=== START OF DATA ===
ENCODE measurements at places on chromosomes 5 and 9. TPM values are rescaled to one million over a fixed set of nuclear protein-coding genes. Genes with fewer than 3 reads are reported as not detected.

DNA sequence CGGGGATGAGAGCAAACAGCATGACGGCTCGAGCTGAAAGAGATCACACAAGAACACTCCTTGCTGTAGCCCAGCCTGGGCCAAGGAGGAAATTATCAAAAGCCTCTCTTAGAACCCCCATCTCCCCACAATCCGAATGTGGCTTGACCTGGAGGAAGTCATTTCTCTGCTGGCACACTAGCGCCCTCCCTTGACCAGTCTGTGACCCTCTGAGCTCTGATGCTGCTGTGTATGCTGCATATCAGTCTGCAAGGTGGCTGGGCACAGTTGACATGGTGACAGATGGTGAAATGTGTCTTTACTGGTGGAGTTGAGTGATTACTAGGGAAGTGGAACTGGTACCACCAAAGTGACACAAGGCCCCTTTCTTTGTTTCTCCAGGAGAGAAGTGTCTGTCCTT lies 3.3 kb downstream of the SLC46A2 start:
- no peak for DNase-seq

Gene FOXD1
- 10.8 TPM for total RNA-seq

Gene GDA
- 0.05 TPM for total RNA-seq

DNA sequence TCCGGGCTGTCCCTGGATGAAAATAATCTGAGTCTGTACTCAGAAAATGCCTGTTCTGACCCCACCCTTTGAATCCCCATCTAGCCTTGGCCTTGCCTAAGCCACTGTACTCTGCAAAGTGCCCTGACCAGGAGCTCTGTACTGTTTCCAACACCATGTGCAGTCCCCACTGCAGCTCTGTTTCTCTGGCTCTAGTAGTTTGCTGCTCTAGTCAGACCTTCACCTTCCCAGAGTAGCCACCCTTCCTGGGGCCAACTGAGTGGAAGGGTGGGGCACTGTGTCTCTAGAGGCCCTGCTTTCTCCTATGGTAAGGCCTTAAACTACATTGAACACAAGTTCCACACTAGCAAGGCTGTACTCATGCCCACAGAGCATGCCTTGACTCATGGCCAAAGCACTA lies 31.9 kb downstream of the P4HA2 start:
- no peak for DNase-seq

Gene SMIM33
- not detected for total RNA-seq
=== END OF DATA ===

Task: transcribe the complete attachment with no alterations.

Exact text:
ENCODE measurements at places on chromosomes 5 and 9. TPM values are rescaled to one million over a fixed set of nuclear protein-coding genes. Genes with fewer than 3 reads are reported as not detected.

DNA sequence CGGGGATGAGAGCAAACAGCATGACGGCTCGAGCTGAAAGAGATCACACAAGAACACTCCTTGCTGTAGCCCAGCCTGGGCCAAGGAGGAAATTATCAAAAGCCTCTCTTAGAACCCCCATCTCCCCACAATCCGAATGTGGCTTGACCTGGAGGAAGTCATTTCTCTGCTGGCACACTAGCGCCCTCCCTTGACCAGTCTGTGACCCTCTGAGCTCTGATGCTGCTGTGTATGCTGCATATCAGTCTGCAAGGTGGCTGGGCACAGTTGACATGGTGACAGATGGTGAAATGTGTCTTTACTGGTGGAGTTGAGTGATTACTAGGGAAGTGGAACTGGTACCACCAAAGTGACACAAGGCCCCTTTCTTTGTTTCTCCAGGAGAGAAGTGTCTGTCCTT lies 3.3 kb downstream of the SLC46A2 start:
- no peak for DNase-seq

Gene FOXD1
- 10.8 TPM for total RNA-seq

Gene GDA
- 0.05 TPM for total RNA-seq

DNA sequence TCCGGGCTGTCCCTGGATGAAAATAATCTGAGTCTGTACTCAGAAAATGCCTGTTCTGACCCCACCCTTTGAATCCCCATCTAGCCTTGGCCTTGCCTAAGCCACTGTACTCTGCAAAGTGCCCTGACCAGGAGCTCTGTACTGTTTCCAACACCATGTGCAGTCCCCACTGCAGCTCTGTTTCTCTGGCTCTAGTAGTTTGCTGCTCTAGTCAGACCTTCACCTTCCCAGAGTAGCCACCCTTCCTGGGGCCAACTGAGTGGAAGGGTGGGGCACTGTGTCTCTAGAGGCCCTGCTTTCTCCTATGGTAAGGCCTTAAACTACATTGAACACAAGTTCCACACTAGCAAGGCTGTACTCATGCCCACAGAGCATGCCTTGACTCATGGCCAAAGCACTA lies 31.9 kb downstream of the P4HA2 start:
- no peak for DNase-seq

Gene SMIM33
- not detected for total RNA-seq